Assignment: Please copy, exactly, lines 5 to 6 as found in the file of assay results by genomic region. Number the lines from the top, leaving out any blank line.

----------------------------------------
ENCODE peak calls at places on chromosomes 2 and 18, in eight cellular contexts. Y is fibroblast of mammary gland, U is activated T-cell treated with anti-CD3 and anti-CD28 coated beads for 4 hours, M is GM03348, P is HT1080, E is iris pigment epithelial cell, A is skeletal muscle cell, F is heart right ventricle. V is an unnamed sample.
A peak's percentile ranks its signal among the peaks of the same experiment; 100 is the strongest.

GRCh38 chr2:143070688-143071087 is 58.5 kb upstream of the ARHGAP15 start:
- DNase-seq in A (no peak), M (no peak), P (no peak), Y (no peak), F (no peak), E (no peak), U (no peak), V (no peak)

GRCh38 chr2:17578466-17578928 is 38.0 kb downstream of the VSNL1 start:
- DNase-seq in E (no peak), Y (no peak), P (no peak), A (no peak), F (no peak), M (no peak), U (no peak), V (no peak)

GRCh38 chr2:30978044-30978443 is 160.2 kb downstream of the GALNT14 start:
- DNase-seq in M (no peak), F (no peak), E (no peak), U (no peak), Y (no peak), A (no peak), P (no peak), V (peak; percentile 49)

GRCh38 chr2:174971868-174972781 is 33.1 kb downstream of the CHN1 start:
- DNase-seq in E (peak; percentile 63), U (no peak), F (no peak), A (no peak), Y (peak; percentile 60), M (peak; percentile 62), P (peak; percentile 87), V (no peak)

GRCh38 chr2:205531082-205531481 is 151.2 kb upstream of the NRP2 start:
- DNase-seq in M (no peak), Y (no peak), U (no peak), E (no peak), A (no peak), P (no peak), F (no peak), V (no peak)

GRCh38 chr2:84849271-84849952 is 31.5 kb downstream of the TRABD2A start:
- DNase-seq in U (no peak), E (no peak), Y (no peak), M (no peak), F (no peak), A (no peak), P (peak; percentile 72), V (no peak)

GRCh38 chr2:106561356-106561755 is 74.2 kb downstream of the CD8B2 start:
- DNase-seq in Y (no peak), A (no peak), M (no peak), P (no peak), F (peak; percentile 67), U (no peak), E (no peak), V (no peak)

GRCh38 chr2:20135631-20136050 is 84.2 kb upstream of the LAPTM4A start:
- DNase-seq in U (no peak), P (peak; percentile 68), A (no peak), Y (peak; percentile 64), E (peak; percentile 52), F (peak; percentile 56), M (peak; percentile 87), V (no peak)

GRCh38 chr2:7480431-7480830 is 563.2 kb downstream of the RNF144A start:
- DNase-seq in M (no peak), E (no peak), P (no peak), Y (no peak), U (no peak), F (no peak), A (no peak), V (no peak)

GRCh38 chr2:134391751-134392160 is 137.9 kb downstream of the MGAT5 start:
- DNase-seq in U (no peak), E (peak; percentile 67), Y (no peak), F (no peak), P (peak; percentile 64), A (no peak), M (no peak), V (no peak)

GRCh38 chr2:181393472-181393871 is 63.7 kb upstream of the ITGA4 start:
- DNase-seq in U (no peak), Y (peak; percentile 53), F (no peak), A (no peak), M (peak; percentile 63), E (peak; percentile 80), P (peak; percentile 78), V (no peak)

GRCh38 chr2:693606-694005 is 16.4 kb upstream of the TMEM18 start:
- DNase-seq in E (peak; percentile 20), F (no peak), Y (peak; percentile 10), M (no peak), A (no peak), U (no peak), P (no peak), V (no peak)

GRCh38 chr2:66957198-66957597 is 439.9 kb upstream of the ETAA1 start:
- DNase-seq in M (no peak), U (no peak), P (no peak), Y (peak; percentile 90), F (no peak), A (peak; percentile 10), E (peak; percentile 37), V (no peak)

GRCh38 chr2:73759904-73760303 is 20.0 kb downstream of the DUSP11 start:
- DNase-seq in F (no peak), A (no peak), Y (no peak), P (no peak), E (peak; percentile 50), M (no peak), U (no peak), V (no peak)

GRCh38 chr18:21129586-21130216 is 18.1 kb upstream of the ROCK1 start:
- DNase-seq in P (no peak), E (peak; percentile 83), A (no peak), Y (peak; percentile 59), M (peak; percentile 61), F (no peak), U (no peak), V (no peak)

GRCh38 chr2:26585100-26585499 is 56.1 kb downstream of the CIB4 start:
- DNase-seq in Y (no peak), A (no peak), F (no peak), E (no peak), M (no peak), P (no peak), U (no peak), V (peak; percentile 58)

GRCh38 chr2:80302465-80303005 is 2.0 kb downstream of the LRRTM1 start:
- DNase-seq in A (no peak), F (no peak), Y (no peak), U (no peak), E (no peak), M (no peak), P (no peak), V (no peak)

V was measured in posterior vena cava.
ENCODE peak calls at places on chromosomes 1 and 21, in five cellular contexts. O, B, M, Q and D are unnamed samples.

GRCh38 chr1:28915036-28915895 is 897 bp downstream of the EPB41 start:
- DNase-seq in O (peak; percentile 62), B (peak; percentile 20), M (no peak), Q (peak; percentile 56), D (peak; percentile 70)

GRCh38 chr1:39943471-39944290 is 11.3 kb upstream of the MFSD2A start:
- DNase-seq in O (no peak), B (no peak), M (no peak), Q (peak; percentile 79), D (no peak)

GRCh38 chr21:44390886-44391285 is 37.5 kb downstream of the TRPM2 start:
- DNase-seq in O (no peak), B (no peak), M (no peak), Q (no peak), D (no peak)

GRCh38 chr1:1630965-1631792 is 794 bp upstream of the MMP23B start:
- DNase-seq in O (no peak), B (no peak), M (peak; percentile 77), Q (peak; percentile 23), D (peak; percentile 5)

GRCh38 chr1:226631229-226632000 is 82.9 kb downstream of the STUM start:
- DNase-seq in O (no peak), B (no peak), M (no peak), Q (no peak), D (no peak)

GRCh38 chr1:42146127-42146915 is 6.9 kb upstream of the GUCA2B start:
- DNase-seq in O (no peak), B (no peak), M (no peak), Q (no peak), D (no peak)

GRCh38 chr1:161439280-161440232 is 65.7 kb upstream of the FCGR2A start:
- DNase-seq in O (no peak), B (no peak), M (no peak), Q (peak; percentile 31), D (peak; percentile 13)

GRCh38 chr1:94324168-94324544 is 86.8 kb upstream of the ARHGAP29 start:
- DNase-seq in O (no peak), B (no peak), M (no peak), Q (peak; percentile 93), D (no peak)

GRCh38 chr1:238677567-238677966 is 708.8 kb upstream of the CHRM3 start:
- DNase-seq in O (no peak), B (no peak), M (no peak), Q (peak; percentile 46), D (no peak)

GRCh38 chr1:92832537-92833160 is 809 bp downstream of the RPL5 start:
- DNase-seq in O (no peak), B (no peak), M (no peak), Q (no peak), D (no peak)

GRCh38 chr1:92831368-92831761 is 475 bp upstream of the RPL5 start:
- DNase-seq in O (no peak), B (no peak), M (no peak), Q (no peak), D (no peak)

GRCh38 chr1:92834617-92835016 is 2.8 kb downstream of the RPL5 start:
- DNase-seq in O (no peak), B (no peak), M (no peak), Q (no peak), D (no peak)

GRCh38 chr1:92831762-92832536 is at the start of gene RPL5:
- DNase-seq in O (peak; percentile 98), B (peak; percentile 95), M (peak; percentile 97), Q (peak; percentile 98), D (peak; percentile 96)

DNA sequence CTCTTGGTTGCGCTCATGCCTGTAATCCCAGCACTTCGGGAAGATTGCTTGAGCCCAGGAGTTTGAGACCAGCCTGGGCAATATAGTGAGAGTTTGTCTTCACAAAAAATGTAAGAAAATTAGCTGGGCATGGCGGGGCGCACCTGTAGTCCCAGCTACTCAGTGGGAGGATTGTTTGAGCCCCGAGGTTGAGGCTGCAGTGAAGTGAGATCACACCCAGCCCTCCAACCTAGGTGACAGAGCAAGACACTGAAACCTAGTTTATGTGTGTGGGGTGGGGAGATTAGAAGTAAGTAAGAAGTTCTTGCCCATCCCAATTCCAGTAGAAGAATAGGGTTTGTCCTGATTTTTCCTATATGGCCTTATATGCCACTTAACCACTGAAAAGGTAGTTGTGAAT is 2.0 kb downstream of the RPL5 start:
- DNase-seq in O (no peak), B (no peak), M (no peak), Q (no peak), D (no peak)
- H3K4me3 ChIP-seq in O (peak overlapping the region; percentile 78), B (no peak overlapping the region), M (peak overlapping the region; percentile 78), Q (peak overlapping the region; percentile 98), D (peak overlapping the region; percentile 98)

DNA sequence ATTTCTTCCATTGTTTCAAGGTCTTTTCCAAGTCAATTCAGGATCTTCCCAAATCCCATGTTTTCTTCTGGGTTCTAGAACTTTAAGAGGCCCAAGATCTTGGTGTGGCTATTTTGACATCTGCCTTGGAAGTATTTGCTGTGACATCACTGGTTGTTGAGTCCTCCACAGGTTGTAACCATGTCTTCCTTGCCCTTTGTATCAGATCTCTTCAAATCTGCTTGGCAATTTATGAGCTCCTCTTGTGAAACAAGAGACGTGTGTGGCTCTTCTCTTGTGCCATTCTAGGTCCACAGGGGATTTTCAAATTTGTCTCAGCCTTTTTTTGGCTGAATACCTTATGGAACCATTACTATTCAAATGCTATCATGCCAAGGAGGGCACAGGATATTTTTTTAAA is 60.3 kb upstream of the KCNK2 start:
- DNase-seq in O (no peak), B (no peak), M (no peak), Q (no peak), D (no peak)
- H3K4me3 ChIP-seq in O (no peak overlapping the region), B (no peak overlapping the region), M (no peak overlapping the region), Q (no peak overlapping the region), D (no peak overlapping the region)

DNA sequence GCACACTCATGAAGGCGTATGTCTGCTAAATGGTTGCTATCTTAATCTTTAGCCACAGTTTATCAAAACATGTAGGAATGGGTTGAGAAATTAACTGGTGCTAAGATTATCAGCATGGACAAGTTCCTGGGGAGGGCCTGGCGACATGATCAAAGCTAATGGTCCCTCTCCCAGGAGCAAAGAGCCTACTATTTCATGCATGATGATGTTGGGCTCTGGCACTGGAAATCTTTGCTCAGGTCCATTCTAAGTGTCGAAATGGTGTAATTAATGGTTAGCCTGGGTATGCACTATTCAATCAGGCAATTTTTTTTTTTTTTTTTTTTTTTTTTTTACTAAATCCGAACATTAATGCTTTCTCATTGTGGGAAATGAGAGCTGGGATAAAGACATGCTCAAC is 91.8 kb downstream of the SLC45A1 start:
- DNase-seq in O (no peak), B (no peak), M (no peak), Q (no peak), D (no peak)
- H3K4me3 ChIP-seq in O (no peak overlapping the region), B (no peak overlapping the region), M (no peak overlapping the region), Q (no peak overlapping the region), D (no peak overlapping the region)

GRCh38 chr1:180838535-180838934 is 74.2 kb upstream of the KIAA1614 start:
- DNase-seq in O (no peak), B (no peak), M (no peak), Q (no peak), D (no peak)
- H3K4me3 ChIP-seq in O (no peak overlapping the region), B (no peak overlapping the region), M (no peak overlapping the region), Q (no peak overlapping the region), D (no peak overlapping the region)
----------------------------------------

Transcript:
GRCh38 chr2:17578466-17578928 is 38.0 kb downstream of the VSNL1 start:
- DNase-seq in E (no peak), Y (no peak), P (no peak), A (no peak), F (no peak), M (no peak), U (no peak), V (no peak)